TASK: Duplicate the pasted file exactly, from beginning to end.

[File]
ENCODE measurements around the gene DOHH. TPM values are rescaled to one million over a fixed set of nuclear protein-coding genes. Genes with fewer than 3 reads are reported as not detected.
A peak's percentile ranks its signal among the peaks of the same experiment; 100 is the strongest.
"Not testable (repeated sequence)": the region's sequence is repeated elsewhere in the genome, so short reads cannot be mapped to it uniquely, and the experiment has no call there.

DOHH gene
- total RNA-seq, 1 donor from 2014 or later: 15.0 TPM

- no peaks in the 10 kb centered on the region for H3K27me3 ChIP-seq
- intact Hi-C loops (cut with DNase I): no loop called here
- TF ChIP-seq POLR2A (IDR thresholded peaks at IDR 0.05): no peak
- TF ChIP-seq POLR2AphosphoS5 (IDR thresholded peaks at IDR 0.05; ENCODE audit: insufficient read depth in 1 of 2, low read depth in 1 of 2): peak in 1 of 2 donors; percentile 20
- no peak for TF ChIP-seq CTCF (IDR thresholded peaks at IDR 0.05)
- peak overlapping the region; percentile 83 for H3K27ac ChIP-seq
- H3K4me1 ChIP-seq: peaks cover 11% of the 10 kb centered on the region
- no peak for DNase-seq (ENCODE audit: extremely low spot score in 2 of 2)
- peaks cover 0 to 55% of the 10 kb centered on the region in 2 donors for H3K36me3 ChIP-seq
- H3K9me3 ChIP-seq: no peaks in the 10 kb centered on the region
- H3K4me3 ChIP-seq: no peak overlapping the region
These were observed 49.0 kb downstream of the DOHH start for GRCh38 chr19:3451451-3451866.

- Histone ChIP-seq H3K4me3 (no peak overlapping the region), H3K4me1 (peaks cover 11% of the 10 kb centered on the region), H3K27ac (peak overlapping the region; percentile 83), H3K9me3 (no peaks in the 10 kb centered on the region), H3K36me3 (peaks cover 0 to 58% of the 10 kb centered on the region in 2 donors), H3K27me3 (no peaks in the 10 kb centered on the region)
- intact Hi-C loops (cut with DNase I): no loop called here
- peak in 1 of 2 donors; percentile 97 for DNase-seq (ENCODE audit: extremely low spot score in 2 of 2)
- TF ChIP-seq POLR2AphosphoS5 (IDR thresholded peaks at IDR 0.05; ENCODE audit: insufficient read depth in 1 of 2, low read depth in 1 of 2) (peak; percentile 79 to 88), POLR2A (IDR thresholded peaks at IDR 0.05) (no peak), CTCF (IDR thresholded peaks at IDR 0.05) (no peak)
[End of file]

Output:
ENCODE measurements around the gene DOHH. TPM values are rescaled to one million over a fixed set of nuclear protein-coding genes. Genes with fewer than 3 reads are reported as not detected.
A peak's percentile ranks its signal among the peaks of the same experiment; 100 is the strongest.
"Not testable (repeated sequence)": the region's sequence is repeated elsewhere in the genome, so short reads cannot be mapped to it uniquely, and the experiment has no call there.

DOHH gene
- total RNA-seq, 1 donor from 2014 or later: 15.0 TPM

- no peaks in the 10 kb centered on the region for H3K27me3 ChIP-seq
- intact Hi-C loops (cut with DNase I): no loop called here
- TF ChIP-seq POLR2A (IDR thresholded peaks at IDR 0.05): no peak
- TF ChIP-seq POLR2AphosphoS5 (IDR thresholded peaks at IDR 0.05; ENCODE audit: insufficient read depth in 1 of 2, low read depth in 1 of 2): peak in 1 of 2 donors; percentile 20
- no peak for TF ChIP-seq CTCF (IDR thresholded peaks at IDR 0.05)
- peak overlapping the region; percentile 83 for H3K27ac ChIP-seq
- H3K4me1 ChIP-seq: peaks cover 11% of the 10 kb centered on the region
- no peak for DNase-seq (ENCODE audit: extremely low spot score in 2 of 2)
- peaks cover 0 to 55% of the 10 kb centered on the region in 2 donors for H3K36me3 ChIP-seq
- H3K9me3 ChIP-seq: no peaks in the 10 kb centered on the region
- H3K4me3 ChIP-seq: no peak overlapping the region
These were observed 49.0 kb downstream of the DOHH start for GRCh38 chr19:3451451-3451866.

- Histone ChIP-seq H3K4me3 (no peak overlapping the region), H3K4me1 (peaks cover 11% of the 10 kb centered on the region), H3K27ac (peak overlapping the region; percentile 83), H3K9me3 (no peaks in the 10 kb centered on the region), H3K36me3 (peaks cover 0 to 58% of the 10 kb centered on the region in 2 donors), H3K27me3 (no peaks in the 10 kb centered on the region)
- intact Hi-C loops (cut with DNase I): no loop called here
- peak in 1 of 2 donors; percentile 97 for DNase-seq (ENCODE audit: extremely low spot score in 2 of 2)
- TF ChIP-seq POLR2AphosphoS5 (IDR thresholded peaks at IDR 0.05; ENCODE audit: insufficient read depth in 1 of 2, low read depth in 1 of 2) (peak; percentile 79 to 88), POLR2A (IDR thresholded peaks at IDR 0.05) (no peak), CTCF (IDR thresholded peaks at IDR 0.05) (no peak)